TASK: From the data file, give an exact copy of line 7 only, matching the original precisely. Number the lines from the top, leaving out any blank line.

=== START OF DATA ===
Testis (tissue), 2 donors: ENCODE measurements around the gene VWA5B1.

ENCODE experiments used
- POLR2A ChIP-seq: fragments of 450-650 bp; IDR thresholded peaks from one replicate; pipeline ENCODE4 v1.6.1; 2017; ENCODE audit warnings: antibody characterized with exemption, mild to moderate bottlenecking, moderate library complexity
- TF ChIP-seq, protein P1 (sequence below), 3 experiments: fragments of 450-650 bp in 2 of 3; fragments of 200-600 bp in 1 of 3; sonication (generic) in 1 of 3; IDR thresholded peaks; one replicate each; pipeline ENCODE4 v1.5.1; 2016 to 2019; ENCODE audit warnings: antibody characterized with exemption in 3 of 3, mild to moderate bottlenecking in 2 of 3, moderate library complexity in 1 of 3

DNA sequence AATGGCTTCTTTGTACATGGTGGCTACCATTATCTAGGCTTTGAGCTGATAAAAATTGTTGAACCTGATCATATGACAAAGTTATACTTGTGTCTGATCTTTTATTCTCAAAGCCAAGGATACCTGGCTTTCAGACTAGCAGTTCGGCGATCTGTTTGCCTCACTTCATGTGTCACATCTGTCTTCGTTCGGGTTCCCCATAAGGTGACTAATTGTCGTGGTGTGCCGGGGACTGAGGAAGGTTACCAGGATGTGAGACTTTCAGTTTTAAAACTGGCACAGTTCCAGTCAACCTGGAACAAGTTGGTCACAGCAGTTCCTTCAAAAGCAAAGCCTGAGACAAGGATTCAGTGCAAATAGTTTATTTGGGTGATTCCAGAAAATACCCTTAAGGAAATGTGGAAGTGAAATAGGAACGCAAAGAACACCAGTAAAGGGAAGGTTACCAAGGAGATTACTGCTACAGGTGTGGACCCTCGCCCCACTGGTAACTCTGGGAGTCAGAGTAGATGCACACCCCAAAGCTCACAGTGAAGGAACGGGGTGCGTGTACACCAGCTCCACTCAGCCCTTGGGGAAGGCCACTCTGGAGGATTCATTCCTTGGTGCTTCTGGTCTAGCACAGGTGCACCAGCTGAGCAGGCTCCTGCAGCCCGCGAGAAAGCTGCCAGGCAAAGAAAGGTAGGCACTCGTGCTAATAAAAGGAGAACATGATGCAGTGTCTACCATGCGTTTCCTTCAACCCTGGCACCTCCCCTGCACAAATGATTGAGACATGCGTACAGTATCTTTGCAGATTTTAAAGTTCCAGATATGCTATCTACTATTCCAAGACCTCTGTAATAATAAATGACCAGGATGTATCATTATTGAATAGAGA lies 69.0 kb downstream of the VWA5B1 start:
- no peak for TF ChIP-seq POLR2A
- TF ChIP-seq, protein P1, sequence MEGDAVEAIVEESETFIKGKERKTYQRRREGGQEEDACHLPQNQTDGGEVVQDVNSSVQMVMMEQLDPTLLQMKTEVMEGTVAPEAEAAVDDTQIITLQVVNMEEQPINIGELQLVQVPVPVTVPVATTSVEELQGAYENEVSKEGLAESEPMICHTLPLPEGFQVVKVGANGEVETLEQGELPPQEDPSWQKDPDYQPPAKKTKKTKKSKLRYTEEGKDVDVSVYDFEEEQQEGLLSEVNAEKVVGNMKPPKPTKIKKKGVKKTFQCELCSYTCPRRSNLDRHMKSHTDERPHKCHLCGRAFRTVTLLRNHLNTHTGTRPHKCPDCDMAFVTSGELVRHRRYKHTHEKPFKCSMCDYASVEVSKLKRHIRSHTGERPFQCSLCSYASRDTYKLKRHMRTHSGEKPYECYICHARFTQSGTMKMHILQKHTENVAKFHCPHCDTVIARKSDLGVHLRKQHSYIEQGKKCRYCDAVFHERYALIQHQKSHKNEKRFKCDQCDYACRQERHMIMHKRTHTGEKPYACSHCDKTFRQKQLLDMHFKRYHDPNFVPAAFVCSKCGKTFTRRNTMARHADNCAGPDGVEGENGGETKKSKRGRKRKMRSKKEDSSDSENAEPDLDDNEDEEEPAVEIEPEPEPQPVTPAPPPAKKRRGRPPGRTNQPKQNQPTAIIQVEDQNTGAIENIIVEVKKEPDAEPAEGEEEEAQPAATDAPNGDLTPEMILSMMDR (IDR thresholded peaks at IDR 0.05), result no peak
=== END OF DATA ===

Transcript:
- TF ChIP-seq, protein P1, sequence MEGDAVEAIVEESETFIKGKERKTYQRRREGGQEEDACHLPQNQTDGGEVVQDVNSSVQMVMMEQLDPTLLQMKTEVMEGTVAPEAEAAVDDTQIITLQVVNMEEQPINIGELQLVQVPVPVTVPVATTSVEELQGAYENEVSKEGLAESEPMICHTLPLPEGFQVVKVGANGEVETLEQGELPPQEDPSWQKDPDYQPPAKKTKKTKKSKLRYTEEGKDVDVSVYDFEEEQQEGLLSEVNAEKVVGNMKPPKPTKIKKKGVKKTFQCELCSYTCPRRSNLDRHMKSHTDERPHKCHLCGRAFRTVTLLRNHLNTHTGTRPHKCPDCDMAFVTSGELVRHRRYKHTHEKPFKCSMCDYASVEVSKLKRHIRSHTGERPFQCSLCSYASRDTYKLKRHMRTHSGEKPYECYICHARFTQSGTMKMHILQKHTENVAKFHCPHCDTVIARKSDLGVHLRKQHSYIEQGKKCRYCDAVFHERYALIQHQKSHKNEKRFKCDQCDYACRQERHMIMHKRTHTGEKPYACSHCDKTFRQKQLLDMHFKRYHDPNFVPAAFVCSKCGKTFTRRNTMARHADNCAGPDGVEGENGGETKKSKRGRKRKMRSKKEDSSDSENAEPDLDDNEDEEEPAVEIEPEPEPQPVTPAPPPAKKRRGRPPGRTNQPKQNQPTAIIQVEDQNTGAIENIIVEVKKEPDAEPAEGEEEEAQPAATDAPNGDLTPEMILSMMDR (IDR thresholded peaks at IDR 0.05), result no peak